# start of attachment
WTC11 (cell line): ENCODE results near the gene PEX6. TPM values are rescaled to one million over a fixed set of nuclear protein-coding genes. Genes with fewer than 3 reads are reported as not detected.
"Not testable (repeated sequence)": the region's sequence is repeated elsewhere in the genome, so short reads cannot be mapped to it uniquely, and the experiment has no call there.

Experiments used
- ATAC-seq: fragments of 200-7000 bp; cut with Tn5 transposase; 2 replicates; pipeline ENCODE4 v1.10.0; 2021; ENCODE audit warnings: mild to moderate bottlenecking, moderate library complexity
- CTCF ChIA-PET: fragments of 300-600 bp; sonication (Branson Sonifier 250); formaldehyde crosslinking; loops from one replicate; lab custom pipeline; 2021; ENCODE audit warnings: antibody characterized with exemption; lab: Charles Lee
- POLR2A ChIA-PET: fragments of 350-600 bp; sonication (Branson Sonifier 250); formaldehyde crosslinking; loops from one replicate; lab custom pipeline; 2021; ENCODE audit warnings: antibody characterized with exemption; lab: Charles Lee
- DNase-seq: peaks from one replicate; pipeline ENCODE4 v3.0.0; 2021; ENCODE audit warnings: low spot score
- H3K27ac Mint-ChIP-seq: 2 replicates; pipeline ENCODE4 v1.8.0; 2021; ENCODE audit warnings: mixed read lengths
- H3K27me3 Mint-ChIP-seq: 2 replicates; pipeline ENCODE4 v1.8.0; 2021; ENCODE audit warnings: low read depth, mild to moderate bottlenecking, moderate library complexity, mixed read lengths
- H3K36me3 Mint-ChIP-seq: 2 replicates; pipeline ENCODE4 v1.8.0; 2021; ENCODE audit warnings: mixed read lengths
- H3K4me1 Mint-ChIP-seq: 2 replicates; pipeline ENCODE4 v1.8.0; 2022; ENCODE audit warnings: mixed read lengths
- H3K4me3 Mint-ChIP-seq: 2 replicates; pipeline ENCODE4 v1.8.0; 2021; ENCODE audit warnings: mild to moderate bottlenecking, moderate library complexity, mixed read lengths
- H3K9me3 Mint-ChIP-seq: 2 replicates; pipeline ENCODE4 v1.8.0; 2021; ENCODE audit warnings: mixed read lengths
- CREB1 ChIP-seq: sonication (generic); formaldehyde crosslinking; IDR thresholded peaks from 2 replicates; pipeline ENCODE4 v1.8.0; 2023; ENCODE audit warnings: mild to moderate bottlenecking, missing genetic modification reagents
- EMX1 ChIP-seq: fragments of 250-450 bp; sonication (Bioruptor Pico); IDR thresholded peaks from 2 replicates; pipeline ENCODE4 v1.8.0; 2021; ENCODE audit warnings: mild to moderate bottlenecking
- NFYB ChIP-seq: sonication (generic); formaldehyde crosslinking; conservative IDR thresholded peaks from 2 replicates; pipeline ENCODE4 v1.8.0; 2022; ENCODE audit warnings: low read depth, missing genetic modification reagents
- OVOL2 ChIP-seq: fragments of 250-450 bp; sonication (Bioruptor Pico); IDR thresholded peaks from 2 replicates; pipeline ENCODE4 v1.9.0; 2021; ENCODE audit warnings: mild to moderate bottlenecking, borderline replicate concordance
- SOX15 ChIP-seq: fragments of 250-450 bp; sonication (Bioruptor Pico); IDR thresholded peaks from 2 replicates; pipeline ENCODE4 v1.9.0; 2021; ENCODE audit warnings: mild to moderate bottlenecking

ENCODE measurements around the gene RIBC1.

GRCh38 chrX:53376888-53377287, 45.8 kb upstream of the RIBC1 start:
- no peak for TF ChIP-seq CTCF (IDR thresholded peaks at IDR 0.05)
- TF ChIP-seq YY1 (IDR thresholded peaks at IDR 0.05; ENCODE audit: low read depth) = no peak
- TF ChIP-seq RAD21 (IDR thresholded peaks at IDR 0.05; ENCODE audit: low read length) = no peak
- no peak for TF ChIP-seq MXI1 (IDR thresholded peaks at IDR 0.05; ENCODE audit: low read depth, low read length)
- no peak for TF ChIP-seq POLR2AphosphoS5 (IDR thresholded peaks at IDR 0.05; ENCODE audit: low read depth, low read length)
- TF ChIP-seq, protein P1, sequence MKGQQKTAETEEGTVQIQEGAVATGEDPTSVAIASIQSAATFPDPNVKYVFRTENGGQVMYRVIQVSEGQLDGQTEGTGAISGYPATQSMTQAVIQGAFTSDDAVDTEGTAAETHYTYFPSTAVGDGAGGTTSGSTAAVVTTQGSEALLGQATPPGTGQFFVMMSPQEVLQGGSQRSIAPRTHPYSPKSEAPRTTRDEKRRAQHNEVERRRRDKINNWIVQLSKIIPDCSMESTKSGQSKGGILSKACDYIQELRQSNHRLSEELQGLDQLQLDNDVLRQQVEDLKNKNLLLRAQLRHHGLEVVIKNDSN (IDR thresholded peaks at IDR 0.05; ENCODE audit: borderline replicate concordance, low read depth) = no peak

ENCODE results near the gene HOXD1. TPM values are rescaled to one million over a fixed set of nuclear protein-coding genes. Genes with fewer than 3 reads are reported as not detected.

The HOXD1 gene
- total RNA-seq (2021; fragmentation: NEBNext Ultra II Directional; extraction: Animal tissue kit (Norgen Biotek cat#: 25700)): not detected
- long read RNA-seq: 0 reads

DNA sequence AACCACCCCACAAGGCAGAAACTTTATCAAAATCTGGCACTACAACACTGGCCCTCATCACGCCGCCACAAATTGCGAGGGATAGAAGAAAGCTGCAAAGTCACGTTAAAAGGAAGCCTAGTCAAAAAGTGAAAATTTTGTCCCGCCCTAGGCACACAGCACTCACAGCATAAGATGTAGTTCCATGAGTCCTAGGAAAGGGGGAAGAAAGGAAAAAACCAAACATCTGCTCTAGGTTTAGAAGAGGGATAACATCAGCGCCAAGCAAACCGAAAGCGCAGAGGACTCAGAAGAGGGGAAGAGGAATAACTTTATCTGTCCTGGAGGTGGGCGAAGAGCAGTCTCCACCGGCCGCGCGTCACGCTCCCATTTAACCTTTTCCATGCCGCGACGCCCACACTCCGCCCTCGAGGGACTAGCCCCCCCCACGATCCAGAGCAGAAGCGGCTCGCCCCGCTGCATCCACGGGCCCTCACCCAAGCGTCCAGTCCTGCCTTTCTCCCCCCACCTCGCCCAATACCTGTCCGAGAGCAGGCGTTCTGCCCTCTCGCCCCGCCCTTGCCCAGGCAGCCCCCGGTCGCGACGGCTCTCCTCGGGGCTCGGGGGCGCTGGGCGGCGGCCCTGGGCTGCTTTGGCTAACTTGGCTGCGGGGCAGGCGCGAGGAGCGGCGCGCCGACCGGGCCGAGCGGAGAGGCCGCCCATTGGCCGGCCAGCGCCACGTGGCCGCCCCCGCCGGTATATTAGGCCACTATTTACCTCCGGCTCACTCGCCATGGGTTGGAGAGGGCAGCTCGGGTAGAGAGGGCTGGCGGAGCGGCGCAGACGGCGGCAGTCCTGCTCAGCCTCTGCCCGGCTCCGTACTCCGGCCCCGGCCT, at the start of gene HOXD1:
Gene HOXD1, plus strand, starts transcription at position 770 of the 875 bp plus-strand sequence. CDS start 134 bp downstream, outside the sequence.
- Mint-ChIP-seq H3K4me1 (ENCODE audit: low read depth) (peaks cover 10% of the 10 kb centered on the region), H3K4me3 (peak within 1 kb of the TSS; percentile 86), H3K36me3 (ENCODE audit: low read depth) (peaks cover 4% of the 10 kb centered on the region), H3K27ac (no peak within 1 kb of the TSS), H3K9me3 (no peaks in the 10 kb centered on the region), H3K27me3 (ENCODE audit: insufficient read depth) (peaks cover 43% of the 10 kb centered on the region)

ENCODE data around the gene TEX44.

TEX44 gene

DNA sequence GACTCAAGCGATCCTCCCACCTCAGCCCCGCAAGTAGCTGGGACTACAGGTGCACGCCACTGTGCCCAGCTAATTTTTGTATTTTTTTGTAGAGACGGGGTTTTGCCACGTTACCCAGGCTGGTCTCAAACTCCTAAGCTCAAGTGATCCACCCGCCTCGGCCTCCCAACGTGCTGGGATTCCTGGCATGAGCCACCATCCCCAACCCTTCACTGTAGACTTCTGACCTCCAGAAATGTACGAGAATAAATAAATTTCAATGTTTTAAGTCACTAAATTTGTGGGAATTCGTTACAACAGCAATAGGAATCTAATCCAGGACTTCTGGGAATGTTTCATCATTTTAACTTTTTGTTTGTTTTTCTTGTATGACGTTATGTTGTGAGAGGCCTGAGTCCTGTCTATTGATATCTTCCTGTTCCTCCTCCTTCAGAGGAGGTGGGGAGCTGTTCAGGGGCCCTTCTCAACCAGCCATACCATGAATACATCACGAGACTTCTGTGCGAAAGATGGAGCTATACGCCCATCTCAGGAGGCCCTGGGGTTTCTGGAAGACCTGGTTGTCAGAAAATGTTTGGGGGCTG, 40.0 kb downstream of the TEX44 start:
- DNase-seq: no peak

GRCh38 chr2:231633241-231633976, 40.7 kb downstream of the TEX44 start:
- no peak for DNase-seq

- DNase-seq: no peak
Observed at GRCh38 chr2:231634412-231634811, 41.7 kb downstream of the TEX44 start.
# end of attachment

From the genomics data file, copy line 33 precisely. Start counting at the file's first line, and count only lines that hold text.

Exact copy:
- Mint-ChIP-seq H3K4me1 (ENCODE audit: low read depth) (peaks cover 10% of the 10 kb centered on the region), H3K4me3 (peak within 1 kb of the TSS; percentile 86), H3K36me3 (ENCODE audit: low read depth) (peaks cover 4% of the 10 kb centered on the region), H3K27ac (no peak within 1 kb of the TSS), H3K9me3 (no peaks in the 10 kb centered on the region), H3K27me3 (ENCODE audit: insufficient read depth) (peaks cover 43% of the 10 kb centered on the region)